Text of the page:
Qantas Boarding Pass: Redesigned

Qantas Icon

Over the past 7 weeks, I've spent more time in the airport than in my own bed at home. What this has resulted in, is me becoming a faux-quasi-David Attenborough of the airport landscape -  I've accrued many hours just observing how passengers (including myself) interact with boarding passes. In User Experience (UX) land, we call this engaging in 'experience research' or 'ethnographic research', i.e. watching human behaviour towards a product/service to gain insight on how users interact with it (and how they don't interact with it). My finding? Current-day boarding passes aren't designed to be passenger friendly.

In this post, I will only be focusing on Qantas' boarding passes (I'm loyal to this carrier). But whilst I'm isolating Qantas, I can guarantee that it's a universal design problem across all carriers - just have a look at Boarding Pass/Fail by @tyler_thompson. I was introduced to this site by @jwswj after I had completed my re-design (see footnote).

Current Design


My thoughts on the Current Design vs. Redesign

The placement of information in the current design lacks a natural logical flow

Many of the passengers I observed struggled to easily find their departure gate and boarding time from their boarding passes. Older-aged passengers called on the assistance of their travel companion, whilst younger-aged passengers took on average, roughly about 3 seconds to achieve this task.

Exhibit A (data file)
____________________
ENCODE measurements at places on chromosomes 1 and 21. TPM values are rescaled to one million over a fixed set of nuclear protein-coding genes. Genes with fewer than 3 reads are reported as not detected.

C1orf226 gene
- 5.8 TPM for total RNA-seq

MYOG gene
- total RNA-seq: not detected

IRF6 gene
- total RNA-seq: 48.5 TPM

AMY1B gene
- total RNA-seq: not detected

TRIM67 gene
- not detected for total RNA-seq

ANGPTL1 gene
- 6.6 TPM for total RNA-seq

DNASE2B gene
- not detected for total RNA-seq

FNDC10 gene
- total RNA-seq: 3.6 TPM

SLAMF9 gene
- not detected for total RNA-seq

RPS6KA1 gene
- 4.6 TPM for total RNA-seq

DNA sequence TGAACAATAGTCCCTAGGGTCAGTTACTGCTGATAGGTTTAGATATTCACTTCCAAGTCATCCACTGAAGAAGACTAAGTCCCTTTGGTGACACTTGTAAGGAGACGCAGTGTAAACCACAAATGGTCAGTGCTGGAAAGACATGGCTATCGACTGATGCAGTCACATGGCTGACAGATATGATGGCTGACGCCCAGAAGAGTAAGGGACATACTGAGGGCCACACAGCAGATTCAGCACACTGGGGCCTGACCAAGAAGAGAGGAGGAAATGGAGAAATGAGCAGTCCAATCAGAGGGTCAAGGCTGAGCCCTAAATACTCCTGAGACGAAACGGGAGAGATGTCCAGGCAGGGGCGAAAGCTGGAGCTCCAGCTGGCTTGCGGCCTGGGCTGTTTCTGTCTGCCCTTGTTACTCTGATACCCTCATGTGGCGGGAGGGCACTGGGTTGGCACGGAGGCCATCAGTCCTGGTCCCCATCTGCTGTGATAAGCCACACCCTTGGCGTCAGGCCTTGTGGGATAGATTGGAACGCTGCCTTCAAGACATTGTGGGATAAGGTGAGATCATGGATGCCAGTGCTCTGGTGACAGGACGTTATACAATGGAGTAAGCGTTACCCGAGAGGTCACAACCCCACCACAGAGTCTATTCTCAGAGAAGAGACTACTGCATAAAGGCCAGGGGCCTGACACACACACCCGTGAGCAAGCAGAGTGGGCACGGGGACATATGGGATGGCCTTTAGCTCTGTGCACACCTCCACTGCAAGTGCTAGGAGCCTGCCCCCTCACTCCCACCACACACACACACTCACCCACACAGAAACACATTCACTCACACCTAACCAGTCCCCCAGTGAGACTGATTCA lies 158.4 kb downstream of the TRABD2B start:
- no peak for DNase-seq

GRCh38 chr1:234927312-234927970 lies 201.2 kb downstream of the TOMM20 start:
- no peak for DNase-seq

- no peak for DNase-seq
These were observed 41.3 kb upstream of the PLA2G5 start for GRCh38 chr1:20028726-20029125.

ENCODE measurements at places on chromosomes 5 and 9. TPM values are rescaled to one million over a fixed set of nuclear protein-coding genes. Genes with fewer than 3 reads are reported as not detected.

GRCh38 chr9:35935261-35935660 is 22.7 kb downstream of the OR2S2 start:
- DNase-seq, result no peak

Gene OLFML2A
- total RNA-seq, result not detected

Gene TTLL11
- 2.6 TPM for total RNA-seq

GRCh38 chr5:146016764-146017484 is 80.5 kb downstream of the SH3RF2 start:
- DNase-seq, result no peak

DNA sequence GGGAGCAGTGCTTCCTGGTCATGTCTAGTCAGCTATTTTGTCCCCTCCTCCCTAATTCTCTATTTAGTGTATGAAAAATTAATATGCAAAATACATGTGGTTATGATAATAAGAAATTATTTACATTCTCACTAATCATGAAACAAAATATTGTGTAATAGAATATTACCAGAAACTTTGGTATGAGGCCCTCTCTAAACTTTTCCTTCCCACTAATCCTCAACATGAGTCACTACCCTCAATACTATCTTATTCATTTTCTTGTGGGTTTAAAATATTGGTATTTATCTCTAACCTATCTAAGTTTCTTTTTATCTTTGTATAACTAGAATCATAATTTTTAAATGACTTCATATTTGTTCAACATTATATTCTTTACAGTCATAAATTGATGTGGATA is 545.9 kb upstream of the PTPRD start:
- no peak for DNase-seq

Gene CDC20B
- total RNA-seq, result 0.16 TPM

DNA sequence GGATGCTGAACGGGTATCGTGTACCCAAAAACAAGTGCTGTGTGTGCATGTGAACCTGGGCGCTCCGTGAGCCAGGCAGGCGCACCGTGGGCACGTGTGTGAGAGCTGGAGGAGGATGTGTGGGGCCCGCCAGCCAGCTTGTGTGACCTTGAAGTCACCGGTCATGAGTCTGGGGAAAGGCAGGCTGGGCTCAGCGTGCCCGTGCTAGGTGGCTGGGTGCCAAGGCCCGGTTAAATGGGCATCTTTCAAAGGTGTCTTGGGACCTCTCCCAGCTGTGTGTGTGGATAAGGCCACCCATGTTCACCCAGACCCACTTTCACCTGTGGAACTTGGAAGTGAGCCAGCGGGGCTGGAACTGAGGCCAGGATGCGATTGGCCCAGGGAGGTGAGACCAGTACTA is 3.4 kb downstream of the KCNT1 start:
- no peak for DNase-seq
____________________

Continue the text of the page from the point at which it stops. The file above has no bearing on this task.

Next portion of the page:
I believe that this struggle is due to the lack of a natural logical flow of information in the boarding pass design. Adopting a Western-world reading pattern (from left to right) for the boarding pass, the string of information on the boarding pass can be read as:

The Carrier is Qantas Airways for Flight QF123 leaving on 15 June for me, the passenger,Jordan Sim. I will be seated in 31F in economy class travelling from Sydney to Melbourne and this flight has a boarding time of 7:40am with a sequence number of A123. I have to board at Gate 5 and my service information is Frequent Flyer Bronze QF1234567.

This string lacks a logical flow and the pieces of information do not harmoniously sit together to be easily memorised. Information accessibility is poor. Now compare this to the redesigned boarding pass:

I, Jordan Sim, the passenger, am travelling from Sydney to Melbourne on Flight QF433 on 06 June. I will board at Gate 5 at the time of 3:10pm. When I'm on the plane, my seat number is 39F.

Reading the redesigned boarding pass is easy - the pieces of information harmoniously work together to form a comprehensive string. In other words, the information is easily accessible.

The key difference is that the boarding pass has been designed through the eyes of the passenger (i.e. the customer). The information on the boarding pass directly mirrors the physical boarding process. It begins with the passenger travelling between 2 locations via a plane. The plane departs on a certain date from a certain gate at a certain time. Once the passenger has passed the gate, they  have a seat on the plane.As such, it can be seen that customer interactions have been considered in the design of the new boarding pass. This makes it passenger friendly.


What are your thoughts/opinions?

Add your comments below :)

FOOTNOTE: Whilst I am glad to know that I share a similar opinion as the UX experts towards boarding pass designs, I am simultaneously flat as my designs look similar to Tyler's even though they were designed completely independent of his.